A clean, unlittered green public space, sidewalk or street is a beautiful thing for all. Therefore, it's everyone's responsibility to make sure our city's public spaces stay that way. Please do your part. Make a commitment to not litter. The results will be obvious.
These sleek silver or black litter/recycling bins, supplied by Astral Media Outdoor, replaced the older style of bins as part of Toronto's co-ordinated street furniture program. The bins are designed to reduce litter and increase recycling in public areas. They have three separate compartments to accept garbage, recyclable paper, and containers such as soft drink cans and bottles. The flap openings to each compartment are activated by a common foot pedal. There's no need to touch the flap, making it so easy to dispose of such small items as chewing gum.
Each bin is also equipped with a dedicated receptacle to accept tobacco products. Smokers are asked to use these receptacles to butt out instead of littering. There are close to seven thousand of these bins, with more to come, so please take full advantage of them.
As well as providing us the opportunity to recycle on the go and avoid littering, the bins provide a number of other benefits, including the improved aesthetics of a clean design that harmonizes with other street furniture. The units are maintained by Astral and the City's Solid Waste Management Services division collects the material.
Keeping our parks clean is important too!
See them? Use them.
The City works hard to increase waste diversion
in its public spaces and parks. Our intention is to
Reduce-Reuse-Recycle and compost as much
as possible, in order to prevent materials going
to landfill. Help us achieve this goal.
Results of Toronto's 2014 litter audit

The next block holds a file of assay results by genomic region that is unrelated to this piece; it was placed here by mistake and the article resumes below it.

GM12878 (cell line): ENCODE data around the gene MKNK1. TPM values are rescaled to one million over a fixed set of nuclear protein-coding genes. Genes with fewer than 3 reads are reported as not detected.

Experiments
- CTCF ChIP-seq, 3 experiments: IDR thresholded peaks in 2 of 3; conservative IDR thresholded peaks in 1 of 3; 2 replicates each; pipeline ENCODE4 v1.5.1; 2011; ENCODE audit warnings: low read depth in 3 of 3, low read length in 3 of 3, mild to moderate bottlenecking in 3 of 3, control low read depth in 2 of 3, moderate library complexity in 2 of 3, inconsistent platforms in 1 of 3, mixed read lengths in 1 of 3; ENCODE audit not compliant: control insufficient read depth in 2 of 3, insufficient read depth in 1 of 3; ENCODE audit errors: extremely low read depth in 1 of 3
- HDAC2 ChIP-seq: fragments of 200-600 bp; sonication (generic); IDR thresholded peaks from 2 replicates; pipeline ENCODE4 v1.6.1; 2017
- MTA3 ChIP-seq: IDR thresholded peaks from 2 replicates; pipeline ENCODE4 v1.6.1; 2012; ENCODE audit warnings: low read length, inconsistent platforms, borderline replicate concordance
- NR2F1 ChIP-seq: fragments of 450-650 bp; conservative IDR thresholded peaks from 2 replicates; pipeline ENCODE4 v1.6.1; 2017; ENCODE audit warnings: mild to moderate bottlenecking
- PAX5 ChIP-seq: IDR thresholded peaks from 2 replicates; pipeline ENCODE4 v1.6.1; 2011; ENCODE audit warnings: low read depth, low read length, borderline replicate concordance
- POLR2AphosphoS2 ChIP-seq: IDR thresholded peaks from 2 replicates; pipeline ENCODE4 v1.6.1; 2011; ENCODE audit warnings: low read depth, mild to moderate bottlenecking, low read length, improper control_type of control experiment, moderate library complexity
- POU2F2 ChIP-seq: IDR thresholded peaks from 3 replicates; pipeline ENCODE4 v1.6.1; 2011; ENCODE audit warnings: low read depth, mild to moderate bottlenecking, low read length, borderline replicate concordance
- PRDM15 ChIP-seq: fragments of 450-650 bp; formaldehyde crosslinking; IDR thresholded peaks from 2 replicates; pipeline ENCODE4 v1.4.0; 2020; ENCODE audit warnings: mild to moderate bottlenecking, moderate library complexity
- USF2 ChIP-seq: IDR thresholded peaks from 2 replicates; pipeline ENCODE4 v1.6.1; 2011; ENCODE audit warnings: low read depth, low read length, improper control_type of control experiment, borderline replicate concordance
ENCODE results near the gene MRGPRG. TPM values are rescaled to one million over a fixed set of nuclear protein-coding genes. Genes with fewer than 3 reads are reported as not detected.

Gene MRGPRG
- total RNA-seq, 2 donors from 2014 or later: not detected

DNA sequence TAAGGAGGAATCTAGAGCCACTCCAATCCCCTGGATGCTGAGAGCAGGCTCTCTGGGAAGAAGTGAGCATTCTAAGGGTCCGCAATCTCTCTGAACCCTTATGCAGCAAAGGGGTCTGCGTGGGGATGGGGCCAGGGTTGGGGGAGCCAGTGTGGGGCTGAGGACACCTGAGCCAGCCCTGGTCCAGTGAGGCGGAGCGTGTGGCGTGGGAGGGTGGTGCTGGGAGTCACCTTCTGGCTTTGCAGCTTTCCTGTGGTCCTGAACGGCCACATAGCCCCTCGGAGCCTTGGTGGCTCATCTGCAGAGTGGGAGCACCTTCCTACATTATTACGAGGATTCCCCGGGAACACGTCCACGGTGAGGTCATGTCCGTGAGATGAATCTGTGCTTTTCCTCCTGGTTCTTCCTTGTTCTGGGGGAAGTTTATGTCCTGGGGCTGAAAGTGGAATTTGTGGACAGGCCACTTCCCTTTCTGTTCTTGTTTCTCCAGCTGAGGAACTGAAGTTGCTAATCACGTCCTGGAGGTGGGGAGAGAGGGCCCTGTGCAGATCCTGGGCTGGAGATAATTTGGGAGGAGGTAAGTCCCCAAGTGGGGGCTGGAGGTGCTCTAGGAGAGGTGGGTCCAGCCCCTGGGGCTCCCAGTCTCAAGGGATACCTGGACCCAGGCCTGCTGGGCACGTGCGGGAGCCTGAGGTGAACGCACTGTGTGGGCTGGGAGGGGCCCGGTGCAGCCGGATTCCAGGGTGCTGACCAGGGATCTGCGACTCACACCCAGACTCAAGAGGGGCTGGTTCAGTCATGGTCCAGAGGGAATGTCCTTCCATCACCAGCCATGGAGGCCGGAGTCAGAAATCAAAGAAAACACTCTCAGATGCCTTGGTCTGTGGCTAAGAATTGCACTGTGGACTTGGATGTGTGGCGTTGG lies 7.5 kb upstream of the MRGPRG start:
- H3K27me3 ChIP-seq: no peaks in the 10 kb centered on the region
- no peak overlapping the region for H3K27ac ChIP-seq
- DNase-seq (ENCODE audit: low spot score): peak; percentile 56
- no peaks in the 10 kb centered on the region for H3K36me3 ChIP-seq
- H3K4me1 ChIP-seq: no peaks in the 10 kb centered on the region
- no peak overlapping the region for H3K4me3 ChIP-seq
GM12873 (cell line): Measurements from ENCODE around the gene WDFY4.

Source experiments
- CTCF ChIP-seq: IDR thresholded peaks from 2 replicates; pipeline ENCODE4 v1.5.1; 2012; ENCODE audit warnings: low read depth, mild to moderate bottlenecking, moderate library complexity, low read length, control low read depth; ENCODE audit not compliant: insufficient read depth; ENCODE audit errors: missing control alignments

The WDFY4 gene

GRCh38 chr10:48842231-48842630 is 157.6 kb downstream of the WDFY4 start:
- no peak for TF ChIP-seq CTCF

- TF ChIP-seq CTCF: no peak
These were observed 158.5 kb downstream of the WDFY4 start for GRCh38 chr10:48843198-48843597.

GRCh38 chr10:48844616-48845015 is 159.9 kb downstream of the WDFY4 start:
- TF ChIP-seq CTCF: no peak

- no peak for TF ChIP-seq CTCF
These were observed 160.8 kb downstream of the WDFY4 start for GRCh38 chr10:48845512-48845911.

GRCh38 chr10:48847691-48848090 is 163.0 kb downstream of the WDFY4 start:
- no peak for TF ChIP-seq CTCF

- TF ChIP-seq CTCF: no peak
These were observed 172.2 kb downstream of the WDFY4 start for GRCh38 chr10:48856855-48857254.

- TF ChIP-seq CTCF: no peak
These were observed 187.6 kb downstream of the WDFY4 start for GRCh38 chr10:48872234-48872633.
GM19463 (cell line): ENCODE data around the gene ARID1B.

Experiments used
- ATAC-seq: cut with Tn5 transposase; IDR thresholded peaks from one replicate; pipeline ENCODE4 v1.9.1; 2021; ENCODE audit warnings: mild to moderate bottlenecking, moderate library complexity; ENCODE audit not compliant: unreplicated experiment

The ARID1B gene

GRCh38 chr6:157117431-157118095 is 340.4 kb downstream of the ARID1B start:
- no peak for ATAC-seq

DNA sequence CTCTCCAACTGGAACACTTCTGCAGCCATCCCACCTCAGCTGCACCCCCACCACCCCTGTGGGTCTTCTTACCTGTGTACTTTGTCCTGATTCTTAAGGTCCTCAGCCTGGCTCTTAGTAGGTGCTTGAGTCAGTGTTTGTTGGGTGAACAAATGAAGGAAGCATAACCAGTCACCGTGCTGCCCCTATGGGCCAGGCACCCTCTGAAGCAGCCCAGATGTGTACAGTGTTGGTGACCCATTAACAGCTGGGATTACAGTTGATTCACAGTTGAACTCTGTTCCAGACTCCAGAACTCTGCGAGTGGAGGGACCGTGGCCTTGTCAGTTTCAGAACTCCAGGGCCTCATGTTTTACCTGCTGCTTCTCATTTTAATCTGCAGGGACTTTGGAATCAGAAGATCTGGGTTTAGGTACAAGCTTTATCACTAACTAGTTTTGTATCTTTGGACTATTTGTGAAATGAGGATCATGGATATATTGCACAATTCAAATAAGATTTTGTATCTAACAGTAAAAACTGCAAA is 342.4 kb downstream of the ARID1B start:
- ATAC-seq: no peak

In September 2014, the City of Toronto contracted AET Group Inc. (AET) to conduct a city-wide litter audit to assess the composition and amount of litter on City streets. Both large (four square inches or more) and small (less than four square inches) pieces of litter were studied within the 300 sites previously established in past litter audits across the city. The methodology used was consistent with past years and again the type, brand and size of the litter was recorded.
The 2014 audit results indicate the total number of large litter items decreased slightly from 2012 but when compared to results from the first litter audit done in 2002, the average amount of large litter has decreased by 56%. The most commonly found large litter item was non-branded paper towels/napkins.
The 2014 audit results report the total number of small litter items increased by 50% from 2012. The most commonly found small litter was gum (32% of all small litter audited), followed by cigarette butts (26%).
Details, including information on the measurement of branded litter, is provided in the full report "2014 Toronto Litter Audit" (PDF, 3.3 MB) and in the map indicating audit sites. Previous years' audit results are listed below.
The City had previously conducted four citywide litter audits in 2002, 2004, 2005 and 2006 using the same methodology, which allowed comparison of each audit's results (see previous year's results below).
Results of Toronto's 2006 litter audit
Once you butt out, butt in. Smokers, put your butts in the ashtray and cigarette packs in the bin.
You can pop it in the bin. Recycle your pop cans.
Roll up to the bin and toss it in. Everyone's drinking coffee on the go - make sure your cup ends up in the bin.
Don't make yesterday's news tomorrow's trash. The real news would be if we all recycled our newspapers.
Gum shoe blues. Aim for the bin, not the sidewalk.
Fast food = fast litter. Put the brakes on fast food litter.
Dial "L" for litter. Program your cell's speed dial to 311 to report litter hot spots.
Everybody needs a pick-me-up. Pledge to pick up one piece of litter daily.
Bin there, do that. With thousands of bins out there, just walk those few extra steps.
Talking trash is okay. Remind family, friends, kids and colleagues not to litter.
Don't Trash Toronto.
Smokers, please make proper use of the cigarette butt receptacles on each of the street furniture style litter/recycling bins. Cigarette butts make up a large part of Toronto's litter and they can take up to 12 years to break down.